Canola harvest is estimated at 99 per cent complete with reported yields ranging from 20 to 50 bu/ac, with an average yield of 30 bu/acre. Progress was made with the soybean harvest and is estimated at 50 to 60 per cent complete. Reported yields to date range from 40 to 50 bu/acre with an average yield of 45 bu/acre. However, harvest progress and yields were dependent on soil moisture conditions. In areas receiving excessive rainfall throughout the season, harvest operations are impacted and lower yields are reported. Tough straw is making harvest a challenge for some producers as well.
Sunflowers are in the R9 growth stage (physiologically mature) and desiccation is complete. Corn is in the R6 growth stage (physiologically mature). Corn harvest is expected to begin in a week or two, depending on weather.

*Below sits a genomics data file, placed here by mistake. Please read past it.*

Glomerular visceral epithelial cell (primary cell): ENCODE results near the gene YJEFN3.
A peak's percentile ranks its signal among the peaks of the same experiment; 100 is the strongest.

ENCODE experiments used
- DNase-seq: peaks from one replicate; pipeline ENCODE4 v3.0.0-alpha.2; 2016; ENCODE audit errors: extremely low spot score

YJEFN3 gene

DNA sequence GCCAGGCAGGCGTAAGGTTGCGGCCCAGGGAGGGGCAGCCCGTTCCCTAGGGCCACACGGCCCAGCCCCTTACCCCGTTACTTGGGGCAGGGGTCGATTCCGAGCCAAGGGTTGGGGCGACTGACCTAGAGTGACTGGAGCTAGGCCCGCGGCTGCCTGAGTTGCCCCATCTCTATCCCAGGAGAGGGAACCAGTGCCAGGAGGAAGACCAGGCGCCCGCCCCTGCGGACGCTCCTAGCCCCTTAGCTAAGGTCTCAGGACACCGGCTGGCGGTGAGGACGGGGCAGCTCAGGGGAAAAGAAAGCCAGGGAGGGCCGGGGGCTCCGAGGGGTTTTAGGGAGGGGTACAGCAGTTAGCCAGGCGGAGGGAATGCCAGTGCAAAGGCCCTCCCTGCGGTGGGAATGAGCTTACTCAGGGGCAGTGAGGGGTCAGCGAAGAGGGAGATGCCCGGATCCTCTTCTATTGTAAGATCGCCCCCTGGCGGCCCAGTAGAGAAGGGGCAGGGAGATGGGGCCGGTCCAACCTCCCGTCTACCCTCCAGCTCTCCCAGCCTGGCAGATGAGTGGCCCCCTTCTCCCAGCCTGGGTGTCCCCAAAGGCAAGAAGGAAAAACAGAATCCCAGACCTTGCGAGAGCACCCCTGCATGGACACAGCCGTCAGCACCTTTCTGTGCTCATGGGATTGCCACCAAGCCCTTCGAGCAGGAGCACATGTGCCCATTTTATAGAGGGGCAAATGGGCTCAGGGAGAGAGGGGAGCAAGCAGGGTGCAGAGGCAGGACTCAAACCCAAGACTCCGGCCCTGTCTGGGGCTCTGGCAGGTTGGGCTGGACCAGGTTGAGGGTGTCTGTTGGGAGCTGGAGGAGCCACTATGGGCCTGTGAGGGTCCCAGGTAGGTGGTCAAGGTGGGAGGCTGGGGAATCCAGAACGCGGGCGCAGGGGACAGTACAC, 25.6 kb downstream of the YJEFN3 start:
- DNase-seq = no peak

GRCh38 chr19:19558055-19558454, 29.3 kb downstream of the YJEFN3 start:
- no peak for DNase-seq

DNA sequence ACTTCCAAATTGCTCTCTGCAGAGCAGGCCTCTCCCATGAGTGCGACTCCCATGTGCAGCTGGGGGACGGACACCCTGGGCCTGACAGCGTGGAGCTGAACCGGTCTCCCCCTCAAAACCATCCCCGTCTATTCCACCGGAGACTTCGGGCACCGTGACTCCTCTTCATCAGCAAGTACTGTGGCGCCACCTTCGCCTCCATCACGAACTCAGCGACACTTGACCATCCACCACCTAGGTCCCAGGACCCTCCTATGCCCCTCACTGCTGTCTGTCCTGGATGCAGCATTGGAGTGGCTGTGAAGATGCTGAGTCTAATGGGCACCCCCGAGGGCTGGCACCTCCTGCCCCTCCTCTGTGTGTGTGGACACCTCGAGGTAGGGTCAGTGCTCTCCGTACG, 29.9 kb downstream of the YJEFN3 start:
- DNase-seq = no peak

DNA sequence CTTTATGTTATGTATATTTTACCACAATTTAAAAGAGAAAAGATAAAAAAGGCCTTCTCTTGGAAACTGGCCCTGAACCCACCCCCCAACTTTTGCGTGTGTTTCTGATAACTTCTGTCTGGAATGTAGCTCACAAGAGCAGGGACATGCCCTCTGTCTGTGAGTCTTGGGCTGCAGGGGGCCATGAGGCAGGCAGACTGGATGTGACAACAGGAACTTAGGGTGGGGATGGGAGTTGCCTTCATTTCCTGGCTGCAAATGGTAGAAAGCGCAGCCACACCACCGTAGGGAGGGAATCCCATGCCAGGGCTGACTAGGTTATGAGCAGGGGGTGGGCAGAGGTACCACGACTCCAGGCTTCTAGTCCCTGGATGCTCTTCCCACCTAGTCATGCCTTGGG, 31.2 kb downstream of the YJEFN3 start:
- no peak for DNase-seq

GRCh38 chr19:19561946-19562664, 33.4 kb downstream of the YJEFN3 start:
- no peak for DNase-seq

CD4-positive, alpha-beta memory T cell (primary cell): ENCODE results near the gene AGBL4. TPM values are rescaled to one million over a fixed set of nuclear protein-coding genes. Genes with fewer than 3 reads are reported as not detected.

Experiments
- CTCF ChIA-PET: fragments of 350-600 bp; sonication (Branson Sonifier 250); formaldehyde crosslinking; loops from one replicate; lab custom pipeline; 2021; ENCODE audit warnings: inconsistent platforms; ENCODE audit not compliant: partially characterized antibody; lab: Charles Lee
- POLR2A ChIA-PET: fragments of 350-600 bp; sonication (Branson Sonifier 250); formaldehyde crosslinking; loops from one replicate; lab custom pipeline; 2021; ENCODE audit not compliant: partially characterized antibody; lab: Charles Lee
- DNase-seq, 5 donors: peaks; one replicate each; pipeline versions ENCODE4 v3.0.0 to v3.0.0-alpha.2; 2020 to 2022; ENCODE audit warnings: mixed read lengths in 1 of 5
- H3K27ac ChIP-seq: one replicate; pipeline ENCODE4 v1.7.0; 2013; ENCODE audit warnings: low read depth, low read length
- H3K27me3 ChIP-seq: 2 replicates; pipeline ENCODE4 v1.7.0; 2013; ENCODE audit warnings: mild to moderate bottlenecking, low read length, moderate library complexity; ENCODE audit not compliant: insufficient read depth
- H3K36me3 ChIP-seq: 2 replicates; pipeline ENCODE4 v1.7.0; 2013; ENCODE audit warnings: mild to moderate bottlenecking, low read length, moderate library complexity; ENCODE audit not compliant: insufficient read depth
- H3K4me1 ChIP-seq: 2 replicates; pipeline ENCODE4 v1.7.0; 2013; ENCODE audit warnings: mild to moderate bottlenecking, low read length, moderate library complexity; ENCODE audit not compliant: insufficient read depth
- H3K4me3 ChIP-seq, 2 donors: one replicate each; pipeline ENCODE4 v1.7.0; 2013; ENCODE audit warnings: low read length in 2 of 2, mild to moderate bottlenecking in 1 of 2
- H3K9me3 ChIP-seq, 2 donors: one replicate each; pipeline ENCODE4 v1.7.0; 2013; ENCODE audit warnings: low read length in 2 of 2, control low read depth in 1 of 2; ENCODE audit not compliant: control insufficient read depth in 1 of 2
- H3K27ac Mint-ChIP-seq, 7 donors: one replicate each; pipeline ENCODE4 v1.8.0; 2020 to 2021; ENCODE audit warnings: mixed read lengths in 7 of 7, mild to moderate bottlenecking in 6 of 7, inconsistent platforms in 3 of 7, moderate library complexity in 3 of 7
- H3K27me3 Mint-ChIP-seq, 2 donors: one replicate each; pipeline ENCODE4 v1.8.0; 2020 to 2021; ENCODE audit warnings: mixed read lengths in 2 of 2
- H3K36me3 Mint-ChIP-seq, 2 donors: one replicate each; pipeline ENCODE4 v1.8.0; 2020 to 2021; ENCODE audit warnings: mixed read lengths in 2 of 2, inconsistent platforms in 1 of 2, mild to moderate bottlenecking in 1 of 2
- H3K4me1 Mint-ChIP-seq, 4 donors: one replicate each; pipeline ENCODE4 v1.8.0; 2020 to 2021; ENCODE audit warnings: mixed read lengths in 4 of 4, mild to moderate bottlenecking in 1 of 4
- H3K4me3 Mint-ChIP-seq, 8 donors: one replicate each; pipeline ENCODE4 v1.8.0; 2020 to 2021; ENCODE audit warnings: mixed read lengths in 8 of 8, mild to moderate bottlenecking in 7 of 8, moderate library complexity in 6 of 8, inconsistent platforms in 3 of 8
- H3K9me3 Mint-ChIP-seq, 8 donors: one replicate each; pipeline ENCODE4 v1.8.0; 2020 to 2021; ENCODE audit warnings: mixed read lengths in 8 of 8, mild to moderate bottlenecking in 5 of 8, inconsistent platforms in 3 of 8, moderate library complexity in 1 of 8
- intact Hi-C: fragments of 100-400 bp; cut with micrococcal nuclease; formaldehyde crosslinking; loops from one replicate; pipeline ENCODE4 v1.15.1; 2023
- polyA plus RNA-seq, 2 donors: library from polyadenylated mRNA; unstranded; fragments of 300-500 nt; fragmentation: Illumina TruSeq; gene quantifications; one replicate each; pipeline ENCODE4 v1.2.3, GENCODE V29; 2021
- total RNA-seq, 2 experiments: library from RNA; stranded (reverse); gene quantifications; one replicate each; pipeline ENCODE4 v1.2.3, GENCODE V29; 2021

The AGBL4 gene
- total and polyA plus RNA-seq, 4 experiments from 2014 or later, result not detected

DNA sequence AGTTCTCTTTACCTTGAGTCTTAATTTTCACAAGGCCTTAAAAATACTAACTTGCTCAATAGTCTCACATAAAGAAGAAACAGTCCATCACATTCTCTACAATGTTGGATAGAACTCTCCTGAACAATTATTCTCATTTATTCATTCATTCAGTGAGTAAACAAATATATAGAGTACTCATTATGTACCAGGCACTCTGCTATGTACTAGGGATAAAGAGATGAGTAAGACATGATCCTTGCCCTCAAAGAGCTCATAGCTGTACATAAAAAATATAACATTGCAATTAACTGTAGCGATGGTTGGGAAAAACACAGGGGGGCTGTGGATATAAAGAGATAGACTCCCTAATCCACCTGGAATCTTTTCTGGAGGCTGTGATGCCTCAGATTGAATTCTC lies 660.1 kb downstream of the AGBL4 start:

Winter wheat seeded earlier this fall is in the three leaf, one to two tiller growth stage.
Across the Eastern Region, the majority of pastureland is in good condition. Some second cut grass hay is yet to be cut and baled as most fields are wet. Livestock are starting to graze regrowth of hay fields with the odd producer feeding on pasture. Winter feed supplies are rated as 20 per cent surplus and 80 per cent adequate for hay and 100 per cent adequate for straw, greenfeed and feed grain. Availability of livestock water was adequate.
In the Interlake Region, early in the week saw cool, seasonal temperatures with rainfall amounts ranging from 5 to 15 mm; in the Ashern area 30 to 40 mm of rainfall was recorded. However, producers throughout the region were able to resume field operations later in the week and continue harvesting.